Buz (Heb. id. בּוּז, contempt), the name of two men.
1. (Sept. Βαύζ, but ῾Ρῶς in Jer 25:23.) The second son of Nahor and Milcah, and brother of Huz (Ge 22:21). B.C. 2050. Elihu, the Buzite (q.v.), one of Job's friends, who is distinguished as an Aramaean or Syrian (Job 32:2), was doubtless descended from this Buz. Judgments are denounced upon the tribe of Buz by Jeremiah (Jer 25:23); and from the context this tribe appears to have been located in Arabia Deserta, being mentioned in connection with Tema and Dedan: this may render it uncertain whether the descendants of Nahor's son are intended, although a migration south of the Euphrates is by no means unlikely, and had perhaps already occurred in the time of Elihu. Some connect the territory of Buz with Busan, a Roman fort mentioned in Amm. Marc. 18:10, and others with Basta in Arabia Petraea (see Schwarz, Palest. p. 209), which, however, has only the first letter in common with it. SEE ARABIA.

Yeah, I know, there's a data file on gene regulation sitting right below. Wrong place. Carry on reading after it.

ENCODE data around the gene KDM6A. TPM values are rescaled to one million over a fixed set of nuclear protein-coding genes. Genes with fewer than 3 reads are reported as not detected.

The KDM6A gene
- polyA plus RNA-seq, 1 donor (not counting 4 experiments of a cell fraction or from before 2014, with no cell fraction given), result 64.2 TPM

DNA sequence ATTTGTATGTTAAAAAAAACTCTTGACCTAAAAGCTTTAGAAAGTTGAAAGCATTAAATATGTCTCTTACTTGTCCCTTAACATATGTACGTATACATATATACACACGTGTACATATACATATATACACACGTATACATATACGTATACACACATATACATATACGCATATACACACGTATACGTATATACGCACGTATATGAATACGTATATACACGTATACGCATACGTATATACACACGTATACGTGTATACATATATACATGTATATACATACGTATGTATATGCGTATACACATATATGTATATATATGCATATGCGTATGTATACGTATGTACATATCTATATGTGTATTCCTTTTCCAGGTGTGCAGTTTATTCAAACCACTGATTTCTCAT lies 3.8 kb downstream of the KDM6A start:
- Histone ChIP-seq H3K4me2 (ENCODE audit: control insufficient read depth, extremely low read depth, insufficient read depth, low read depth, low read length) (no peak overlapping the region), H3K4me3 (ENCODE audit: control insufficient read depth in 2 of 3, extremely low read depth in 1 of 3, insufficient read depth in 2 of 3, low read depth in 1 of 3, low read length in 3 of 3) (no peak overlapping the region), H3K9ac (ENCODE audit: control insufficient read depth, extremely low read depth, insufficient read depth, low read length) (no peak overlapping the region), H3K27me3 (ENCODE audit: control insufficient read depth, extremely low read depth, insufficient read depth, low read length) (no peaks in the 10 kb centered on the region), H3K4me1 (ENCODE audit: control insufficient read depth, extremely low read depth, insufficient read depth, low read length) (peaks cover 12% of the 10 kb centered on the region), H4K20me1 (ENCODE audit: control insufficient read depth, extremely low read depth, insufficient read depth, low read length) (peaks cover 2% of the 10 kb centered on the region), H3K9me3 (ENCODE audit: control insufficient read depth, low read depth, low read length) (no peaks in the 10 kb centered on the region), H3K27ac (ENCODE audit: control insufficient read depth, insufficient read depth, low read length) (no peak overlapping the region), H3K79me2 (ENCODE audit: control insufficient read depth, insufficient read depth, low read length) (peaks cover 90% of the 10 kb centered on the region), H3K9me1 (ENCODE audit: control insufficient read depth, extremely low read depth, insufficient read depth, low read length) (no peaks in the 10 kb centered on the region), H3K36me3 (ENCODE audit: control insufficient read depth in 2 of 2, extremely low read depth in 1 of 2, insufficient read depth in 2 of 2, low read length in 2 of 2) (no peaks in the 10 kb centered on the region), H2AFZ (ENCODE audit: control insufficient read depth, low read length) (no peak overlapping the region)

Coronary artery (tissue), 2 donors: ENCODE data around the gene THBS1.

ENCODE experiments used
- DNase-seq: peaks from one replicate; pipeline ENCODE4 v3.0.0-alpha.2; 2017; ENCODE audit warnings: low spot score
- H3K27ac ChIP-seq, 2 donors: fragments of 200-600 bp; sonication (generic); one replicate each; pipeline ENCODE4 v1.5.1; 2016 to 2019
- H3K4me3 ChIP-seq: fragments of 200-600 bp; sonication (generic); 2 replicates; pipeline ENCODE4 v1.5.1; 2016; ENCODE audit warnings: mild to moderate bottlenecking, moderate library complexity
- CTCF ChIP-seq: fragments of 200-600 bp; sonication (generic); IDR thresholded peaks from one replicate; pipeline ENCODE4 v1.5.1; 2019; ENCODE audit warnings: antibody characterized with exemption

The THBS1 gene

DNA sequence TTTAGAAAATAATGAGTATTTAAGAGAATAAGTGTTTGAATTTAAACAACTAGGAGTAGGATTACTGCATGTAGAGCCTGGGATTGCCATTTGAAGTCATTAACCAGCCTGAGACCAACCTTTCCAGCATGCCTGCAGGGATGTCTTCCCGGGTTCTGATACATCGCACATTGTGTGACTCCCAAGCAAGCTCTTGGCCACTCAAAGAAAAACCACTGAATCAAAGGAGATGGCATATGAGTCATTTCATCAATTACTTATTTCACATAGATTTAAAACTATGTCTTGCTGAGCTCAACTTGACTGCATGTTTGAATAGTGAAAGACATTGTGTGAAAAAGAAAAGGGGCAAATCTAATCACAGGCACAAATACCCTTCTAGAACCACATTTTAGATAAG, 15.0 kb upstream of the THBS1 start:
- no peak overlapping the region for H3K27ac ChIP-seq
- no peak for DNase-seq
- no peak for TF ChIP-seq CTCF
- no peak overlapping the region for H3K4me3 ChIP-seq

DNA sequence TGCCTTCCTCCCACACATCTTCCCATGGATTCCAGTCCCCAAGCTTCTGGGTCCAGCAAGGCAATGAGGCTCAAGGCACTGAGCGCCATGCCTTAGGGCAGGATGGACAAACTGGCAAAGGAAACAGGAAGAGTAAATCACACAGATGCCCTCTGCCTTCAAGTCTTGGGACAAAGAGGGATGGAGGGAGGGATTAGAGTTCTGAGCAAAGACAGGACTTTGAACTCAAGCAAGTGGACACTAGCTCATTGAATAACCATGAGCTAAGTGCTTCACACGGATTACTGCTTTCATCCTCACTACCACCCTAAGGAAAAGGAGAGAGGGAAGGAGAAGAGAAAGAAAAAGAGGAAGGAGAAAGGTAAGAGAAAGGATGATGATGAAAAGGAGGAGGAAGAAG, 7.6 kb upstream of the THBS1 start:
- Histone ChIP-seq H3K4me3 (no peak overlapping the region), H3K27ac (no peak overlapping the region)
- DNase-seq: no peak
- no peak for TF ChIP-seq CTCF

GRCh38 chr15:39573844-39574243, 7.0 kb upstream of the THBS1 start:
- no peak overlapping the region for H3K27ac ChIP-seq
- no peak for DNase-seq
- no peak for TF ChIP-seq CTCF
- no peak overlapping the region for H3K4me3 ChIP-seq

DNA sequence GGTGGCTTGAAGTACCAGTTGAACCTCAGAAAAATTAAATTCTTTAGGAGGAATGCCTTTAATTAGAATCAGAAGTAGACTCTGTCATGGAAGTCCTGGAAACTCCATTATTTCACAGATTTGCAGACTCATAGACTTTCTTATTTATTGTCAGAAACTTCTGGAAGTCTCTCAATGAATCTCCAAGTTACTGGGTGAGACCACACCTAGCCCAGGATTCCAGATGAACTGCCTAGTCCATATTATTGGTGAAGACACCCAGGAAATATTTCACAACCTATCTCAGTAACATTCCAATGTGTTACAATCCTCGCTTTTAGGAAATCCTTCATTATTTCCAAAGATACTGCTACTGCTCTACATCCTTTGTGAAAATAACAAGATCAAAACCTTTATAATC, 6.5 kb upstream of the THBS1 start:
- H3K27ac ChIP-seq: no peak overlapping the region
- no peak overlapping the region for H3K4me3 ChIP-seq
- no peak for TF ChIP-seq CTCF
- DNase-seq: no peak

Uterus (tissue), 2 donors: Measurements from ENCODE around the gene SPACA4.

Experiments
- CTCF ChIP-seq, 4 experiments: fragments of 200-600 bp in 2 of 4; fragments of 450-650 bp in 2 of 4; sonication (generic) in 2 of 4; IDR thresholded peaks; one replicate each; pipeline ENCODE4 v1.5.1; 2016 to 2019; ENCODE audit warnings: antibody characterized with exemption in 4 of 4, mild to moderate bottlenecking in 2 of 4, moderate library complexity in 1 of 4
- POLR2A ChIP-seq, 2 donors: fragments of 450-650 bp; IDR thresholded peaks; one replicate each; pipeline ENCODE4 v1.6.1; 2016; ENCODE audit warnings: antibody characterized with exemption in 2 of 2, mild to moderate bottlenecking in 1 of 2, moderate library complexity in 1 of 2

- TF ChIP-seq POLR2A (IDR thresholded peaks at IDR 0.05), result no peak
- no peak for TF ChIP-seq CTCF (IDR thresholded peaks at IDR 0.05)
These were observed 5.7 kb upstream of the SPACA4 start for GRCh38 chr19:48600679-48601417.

The paronomasia (as found in both the above connections) of the names Huz or Uz and Buz is by no means so apparent in the Hebrew (עוּוֹ, בוּז);
but it is quite in the Oriental taste to give to relations these rhyming appellatives; comp. Ishua and Ishui (Ge 46:17), Mehujael and Methusael (Genesis 4), Uzziel and Uzzi (1Ch 7:7); and among the Arabians, Harut and Marut, the rebel angels, Hasan and Hoseyn, the sons of All, etc. The Koran abounds in such homoioteleuta, and so pleasing are they to the Arabs that they even call Cain and Abel Kabil and Habil (Weil's Bibl. Legends, p. 23; also Southey's Notes to Thalaba), or Habil and Habid (see Stanley, p. 413). The same idiom is found in Mahratta and the modern languages of the East. See UZ.
2. (Sept. Βούζ. r. Α᾿χιβούζ.) The father of Jahdo, of the tribe of Gad (1Ch 5:14). B.C. long ante 1093.